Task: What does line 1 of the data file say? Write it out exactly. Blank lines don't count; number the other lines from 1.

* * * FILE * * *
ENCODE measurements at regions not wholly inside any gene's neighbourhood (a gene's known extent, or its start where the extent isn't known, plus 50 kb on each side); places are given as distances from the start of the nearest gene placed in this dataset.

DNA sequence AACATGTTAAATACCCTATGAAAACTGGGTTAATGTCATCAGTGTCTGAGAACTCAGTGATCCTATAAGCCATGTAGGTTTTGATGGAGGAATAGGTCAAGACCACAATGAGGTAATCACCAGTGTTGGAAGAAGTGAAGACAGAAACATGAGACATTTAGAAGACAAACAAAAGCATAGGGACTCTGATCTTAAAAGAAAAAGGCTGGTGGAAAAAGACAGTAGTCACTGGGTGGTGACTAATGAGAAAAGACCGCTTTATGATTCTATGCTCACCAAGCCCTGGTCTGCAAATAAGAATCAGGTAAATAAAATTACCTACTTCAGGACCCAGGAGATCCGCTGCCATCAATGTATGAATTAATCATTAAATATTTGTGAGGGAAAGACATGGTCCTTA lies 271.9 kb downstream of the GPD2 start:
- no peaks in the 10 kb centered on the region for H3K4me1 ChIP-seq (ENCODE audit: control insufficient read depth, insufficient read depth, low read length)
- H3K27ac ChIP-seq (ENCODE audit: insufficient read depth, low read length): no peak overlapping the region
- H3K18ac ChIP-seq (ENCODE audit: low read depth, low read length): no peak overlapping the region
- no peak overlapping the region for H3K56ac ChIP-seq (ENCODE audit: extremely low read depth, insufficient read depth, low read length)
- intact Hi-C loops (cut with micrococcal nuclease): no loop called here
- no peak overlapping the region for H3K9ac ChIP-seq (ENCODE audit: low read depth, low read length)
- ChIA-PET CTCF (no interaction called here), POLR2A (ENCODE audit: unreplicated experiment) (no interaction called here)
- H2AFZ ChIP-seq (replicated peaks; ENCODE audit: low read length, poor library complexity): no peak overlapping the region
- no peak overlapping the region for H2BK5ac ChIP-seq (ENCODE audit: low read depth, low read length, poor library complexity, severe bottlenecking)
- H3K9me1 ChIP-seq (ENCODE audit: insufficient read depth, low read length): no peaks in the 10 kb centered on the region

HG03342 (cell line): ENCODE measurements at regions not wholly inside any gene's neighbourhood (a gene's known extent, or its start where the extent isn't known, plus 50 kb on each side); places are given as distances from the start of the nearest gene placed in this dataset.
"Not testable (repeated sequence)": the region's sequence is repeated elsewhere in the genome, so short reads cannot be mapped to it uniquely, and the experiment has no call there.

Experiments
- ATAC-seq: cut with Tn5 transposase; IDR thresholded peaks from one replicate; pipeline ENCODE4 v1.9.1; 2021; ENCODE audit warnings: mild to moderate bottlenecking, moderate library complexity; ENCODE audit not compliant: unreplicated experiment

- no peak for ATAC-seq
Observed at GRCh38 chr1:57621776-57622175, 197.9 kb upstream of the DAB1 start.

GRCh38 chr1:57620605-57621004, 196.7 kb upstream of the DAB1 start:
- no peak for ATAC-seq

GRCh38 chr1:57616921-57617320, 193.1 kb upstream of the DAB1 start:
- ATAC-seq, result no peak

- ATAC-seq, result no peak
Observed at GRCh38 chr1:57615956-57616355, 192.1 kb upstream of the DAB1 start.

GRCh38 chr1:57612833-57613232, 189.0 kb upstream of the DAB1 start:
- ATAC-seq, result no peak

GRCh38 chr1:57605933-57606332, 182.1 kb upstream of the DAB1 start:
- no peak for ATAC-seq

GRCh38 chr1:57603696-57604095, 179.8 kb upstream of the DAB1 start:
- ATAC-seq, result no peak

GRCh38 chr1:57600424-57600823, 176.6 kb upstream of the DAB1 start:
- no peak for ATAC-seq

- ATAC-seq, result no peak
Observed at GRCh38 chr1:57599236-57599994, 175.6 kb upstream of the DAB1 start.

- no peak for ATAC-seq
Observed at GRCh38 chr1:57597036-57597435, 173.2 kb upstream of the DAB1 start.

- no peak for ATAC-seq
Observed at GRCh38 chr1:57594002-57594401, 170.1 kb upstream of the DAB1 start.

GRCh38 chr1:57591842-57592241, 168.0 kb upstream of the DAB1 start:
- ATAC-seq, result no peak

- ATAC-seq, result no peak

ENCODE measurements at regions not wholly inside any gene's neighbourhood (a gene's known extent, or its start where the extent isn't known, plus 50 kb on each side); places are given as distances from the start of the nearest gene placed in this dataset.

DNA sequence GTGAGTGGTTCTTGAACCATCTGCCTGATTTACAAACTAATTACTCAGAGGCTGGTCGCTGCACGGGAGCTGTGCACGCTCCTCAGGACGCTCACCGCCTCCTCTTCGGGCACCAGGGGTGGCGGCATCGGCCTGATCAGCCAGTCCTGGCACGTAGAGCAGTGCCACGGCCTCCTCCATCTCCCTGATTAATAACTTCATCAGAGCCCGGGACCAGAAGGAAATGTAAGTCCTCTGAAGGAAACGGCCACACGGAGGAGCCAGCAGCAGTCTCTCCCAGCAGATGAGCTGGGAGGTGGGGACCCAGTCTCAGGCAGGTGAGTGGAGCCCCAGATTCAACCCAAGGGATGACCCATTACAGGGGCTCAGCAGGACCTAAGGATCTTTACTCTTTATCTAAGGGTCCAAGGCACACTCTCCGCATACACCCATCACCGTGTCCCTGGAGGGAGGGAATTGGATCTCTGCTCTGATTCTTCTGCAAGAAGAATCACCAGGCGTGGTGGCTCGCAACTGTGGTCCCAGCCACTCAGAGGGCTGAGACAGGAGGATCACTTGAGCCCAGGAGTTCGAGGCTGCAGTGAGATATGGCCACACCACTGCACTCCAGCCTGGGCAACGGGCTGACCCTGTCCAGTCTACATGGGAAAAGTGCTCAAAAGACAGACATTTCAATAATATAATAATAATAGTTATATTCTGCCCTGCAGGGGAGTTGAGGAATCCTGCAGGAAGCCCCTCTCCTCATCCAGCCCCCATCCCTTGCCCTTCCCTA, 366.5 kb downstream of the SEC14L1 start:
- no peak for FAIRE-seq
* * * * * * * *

ENCODE measurements at regions not wholly inside any gene's neighbourhood (a gene's known extent, or its start where the extent isn't known, plus 50 kb on each side); places are given as distances from the start of the nearest gene placed in this dataset.